Frustration and fear led him to medical libraries where he began his research on pain. He studied pain mechanisms, spending many hours in medical libraries learning about the functioning of the nervous system and the neurological laws that govern the workings of the body. Through this research he found that most pain conditions stem from problems in the muscular system. In fact, Paul discovered a great deal of literature on the interrelationship between muscles, tendons, ligaments and fasciae, and the role they play in causing pain. With this information he began to study his own body and the pain patterns developing from his injuries.

He became familiar with “receptor tonus technique,” which prompted him to attend a course with Dr. Nimmo, DC.  He found that by pressing on the tissues of his neck, back and shoulders, he was able to get temporary relief from his pain. Encouraged by this, Paul began perfecting the receptor tonus technique and incorporating his knowledge of the body into his work. He started teaching others how to treat his tissues, and for the first time in four years, he was pain free. Out of this, he began to integrate the teachings of such notables as Marianno Racabado, PT, Janet Travell, MD, John Barnes, PT, Raymond Nimmo, DC, Dr. John Christopher, Dr. Bernard Jensen, and other orthodox and non-conventional teachers into the development of the St. John Method of Neuromuscular Therapy. Over the next 25 years, Paul and the therapists who worked under him would treat thousands of people in pain, changing their lives and the lives of their families forever.


The St. John Method of Neuromuscular Therapy can help individuals who are experiencing structural distortion, biomechanical dysfunction and the accompanying pain that is often a symptom of the underlying problem. It is a whole-body approach to treatment, so most people find that when they are treated for their back pain, their knee pain, headaches, bladder dysfunction, and other problems they thought couldn’t be helped or “weren’t a big deal” are also addressed.

Some of the conditions NMT is successful with are: Headaches, Migraines, Scoliosis, TMJ, Whiplash, Herniated Disc Syndrome, Back Pain, Neck Pain, Shoulder Pain, Hip Pain, Knee Pain, Foot Pain, Osteoarthritis, Plantar Faciitis, Torticollis, Carpal Tunnel Syndrome, Sciatica, Thoracic Outlet Syndrome, Shin Splints, Tendonitis, Spasms, Cramps, Strains, Postural Distortions, Fibromyalgia, Post Polio Syndrome, and the list goes on and on…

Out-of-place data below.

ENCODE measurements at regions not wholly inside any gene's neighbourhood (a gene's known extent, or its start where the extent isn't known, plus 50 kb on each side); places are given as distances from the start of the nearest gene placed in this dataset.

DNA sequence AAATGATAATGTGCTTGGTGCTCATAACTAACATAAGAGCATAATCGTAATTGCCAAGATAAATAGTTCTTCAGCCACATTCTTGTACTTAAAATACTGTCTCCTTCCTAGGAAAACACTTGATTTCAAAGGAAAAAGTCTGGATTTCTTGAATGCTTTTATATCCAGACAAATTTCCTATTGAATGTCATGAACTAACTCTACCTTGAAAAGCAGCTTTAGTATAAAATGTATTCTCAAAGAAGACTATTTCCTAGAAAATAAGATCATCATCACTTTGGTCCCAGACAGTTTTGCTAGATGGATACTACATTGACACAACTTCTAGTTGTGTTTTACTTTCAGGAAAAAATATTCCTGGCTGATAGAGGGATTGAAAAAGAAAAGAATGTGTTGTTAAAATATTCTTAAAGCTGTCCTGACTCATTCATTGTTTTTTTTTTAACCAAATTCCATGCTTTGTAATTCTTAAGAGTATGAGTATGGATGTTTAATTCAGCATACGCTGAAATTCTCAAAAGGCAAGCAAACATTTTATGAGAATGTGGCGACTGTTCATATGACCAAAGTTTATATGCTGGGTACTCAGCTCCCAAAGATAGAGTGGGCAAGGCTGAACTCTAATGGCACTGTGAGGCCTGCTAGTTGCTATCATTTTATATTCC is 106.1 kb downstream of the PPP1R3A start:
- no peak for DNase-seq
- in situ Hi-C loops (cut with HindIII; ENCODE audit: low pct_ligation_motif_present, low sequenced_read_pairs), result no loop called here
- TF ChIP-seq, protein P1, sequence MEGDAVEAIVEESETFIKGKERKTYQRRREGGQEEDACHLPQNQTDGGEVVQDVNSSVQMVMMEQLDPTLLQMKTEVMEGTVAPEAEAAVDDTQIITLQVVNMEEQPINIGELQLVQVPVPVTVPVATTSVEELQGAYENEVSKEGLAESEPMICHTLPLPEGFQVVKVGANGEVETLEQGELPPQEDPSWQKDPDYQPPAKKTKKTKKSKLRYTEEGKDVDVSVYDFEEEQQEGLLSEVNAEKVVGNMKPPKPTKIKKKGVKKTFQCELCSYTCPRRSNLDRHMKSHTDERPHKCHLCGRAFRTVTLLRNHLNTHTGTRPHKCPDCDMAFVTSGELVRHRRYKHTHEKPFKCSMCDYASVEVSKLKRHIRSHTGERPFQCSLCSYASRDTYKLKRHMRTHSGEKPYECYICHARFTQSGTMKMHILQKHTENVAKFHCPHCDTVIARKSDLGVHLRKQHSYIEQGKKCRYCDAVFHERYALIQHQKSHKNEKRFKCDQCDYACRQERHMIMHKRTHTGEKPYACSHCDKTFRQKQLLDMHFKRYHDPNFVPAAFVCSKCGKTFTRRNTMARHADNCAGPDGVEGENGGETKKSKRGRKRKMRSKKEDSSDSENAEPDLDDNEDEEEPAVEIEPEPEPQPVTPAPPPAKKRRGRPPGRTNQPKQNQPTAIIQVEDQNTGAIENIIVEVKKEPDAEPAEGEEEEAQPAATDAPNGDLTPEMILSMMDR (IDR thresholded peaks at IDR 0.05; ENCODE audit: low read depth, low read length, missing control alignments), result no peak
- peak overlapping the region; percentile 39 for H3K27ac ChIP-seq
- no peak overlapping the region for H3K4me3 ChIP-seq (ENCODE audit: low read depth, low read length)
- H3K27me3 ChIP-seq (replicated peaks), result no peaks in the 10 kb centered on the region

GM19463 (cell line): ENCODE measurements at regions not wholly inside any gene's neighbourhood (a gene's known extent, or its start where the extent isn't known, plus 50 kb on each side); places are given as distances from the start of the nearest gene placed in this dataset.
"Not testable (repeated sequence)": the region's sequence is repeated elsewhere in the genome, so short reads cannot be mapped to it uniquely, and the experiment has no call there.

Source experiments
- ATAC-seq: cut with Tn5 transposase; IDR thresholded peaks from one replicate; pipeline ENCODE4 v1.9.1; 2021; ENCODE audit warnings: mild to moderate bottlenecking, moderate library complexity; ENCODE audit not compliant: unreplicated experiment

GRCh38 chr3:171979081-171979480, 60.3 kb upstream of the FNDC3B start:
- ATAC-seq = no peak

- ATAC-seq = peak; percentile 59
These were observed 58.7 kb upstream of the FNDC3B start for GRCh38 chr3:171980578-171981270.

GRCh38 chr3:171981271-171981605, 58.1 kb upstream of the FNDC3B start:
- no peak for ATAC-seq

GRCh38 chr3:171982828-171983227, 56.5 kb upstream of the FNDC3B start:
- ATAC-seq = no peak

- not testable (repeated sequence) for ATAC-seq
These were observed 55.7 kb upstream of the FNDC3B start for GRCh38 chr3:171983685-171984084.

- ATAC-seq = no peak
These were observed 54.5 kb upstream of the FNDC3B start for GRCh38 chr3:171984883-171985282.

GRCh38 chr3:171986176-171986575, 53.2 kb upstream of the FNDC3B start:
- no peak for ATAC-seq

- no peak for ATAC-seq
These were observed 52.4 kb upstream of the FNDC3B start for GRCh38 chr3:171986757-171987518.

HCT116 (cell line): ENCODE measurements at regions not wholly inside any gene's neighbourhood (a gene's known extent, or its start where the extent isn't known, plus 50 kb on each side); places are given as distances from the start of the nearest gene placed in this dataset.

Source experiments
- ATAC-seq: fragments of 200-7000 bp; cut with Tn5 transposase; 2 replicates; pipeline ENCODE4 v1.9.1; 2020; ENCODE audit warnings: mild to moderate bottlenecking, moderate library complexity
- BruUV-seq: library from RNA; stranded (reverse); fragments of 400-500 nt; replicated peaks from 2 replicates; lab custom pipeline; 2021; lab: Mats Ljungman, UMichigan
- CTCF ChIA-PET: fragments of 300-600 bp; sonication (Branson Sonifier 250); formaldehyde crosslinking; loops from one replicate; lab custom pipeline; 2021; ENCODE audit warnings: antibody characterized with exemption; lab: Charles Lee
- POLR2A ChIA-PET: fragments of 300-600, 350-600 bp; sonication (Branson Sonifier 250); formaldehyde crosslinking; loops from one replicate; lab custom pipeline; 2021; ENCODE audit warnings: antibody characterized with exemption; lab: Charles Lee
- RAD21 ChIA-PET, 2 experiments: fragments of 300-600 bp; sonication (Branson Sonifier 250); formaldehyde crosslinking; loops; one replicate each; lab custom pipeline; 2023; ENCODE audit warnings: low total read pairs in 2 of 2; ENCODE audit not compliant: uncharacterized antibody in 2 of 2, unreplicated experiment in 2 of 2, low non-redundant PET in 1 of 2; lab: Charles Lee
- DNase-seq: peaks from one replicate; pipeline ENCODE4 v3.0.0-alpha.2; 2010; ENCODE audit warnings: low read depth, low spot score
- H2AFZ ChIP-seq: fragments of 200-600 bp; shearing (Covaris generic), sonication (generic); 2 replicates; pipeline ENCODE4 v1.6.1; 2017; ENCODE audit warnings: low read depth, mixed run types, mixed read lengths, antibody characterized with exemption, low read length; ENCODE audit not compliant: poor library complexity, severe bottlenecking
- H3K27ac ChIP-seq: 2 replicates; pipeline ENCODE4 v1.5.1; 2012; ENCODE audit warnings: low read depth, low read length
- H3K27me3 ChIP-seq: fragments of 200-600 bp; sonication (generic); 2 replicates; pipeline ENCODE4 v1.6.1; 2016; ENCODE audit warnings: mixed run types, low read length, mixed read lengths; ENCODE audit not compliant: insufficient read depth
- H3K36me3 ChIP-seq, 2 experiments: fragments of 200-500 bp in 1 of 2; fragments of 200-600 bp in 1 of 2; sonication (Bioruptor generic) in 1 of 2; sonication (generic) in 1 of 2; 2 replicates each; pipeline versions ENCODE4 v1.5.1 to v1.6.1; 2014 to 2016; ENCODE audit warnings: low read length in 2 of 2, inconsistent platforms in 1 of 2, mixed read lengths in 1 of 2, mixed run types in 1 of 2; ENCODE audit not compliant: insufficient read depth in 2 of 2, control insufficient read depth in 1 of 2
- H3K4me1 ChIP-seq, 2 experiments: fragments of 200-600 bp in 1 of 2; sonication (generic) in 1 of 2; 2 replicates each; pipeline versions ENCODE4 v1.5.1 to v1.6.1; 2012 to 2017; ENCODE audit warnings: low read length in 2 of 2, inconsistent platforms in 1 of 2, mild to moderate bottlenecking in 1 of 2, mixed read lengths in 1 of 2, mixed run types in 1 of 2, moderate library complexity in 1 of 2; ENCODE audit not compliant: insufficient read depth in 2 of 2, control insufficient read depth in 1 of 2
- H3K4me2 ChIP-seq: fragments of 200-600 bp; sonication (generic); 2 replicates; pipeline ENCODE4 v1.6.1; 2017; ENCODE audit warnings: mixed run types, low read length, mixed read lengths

How is St. John Neuromuscular Therapy performed?

A St. John Therapist’s first goal in relieving pain is to achieve structural balance in the body. They do this by looking at the body as a four-dimensional object, and using the techniques of the St. John Method to correct distortions in the horizontal, coronal and/or mid-sagittal planes of the body. Their second goal is to develop a precise treatment protocol for rehabilitating the affected soft tissues. St. John Therapists believe that the healing process should also be an educational process, so they teach the patient about their health, structure, biomechanics, and anything else that may be influencing their pain condition.

In addition, they will work with other healthcare practitioners such as neuromuscular dentists, orthopedic shoe technicians, nutritional counselors, and various other supportive professionals. The client is actively involved in the process of healing by helping the St. John Therapist understand his or her particular condition. During the initial visit, which is generally 90 minutes, the therapist measures various structures of the body to evaluate for postural distortions and biomechanical dysfunction. This analysis will point to the cause and effect of pain.

The St. John Therapist then palpates the soft tissues to determine if there are problems with ischemia, trigger points, and nerve compression/entrapment. Once the evaluation is complete, the therapist will follow a specific protocol of rehabilitation, designed to produce the most efficient and long-lasting results. The steps in this protocol are as follows: Locate and eliminate spasms, hyper-contraction and trigger points from the soft tissues; restore postural alignment, proper biomechanics or movement patterns; restore flexibility and increase blood flow to the tissues; Rebuild strength of the injured, weak, and/or atrophied tissues; build endurance of the tissues for permanent results; and a comprehensive nutritional and mental assessment is performed and incorporated into the clients overall treatment plan.

How many treatments?

This question varies with each individual, depending upon the severity of their condition, nutritional and emotional health, age, fitness, and the skill of the therapist. Generally after about 10 sessions the patient feels a great improvement in their health. Once the problem is eliminated, the patient should have a treatment every few months to maintain their health and help prevent future imbalances from occurring.

St. John Therapists believe the healing process should also be an educational process, and they educate the patient about their health and how to improve and maintain it on their own. A good St. John Therapist is not after “lifetime memberships” or client “annuities,” their goal is to relieve their client’s pain as efficiently and permanently as possible.


See NMT website.